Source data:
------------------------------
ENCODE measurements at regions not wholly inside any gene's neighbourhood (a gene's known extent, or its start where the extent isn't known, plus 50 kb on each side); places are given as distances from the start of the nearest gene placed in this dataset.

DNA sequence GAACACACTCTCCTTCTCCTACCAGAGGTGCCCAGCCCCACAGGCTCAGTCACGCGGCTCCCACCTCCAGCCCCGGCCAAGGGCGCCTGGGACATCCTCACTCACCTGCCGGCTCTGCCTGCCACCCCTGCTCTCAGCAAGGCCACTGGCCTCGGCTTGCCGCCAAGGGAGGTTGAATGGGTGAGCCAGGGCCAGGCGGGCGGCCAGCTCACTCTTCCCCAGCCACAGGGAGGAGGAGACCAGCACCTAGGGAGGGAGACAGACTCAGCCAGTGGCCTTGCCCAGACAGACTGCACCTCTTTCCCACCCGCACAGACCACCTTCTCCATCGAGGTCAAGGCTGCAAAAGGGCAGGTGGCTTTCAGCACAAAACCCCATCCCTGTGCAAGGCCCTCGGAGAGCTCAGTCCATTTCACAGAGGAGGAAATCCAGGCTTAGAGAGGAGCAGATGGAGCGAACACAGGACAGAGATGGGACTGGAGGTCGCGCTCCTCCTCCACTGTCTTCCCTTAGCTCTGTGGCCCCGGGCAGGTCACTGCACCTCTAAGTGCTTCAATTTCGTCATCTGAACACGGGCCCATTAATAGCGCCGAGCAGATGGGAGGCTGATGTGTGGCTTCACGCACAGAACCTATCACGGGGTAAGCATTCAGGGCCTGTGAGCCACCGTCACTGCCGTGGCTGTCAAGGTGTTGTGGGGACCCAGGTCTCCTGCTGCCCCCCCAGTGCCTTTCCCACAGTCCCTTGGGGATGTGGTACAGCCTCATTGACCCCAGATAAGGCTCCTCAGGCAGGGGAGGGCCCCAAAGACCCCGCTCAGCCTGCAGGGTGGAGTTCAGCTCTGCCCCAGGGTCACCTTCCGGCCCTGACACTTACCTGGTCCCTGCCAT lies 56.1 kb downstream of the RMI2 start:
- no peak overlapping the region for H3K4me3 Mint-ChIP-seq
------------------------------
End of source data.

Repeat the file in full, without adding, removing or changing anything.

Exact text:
ENCODE measurements at regions not wholly inside any gene's neighbourhood (a gene's known extent, or its start where the extent isn't known, plus 50 kb on each side); places are given as distances from the start of the nearest gene placed in this dataset.

DNA sequence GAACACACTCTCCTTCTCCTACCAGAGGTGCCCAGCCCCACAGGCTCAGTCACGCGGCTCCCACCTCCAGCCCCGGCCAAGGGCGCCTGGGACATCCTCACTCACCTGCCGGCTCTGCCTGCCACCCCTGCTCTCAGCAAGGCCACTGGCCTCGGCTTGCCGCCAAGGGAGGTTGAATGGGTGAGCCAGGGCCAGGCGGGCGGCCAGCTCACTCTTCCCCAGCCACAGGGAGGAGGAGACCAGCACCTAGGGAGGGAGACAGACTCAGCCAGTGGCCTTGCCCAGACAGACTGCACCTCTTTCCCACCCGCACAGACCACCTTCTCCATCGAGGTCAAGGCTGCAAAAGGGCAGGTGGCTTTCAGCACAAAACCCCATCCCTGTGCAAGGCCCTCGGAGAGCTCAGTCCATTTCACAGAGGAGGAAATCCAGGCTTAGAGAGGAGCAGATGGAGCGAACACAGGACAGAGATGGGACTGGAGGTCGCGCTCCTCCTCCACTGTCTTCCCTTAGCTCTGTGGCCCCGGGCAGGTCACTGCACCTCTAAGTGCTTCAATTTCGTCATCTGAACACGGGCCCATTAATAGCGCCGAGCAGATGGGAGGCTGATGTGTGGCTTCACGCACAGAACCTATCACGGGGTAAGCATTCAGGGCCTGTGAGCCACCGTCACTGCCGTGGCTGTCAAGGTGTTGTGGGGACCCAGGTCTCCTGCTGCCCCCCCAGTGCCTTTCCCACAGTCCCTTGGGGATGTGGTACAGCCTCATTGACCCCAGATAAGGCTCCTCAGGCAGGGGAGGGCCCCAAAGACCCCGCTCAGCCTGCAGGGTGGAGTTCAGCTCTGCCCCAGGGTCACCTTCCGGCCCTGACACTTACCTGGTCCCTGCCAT lies 56.1 kb downstream of the RMI2 start:
- no peak overlapping the region for H3K4me3 Mint-ChIP-seq